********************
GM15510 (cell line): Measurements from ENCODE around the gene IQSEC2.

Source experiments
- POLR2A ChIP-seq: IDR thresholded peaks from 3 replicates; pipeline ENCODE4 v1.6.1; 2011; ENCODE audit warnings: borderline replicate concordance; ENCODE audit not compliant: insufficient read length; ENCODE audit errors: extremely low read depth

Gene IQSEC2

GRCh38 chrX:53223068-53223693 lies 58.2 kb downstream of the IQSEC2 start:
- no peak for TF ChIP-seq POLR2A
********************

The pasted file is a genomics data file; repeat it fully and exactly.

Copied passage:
GM15510 (cell line): Measurements from ENCODE around the gene IQSEC2.

Source experiments
- POLR2A ChIP-seq: IDR thresholded peaks from 3 replicates; pipeline ENCODE4 v1.6.1; 2011; ENCODE audit warnings: borderline replicate concordance; ENCODE audit not compliant: insufficient read length; ENCODE audit errors: extremely low read depth

Gene IQSEC2

GRCh38 chrX:53223068-53223693 lies 58.2 kb downstream of the IQSEC2 start:
- no peak for TF ChIP-seq POLR2A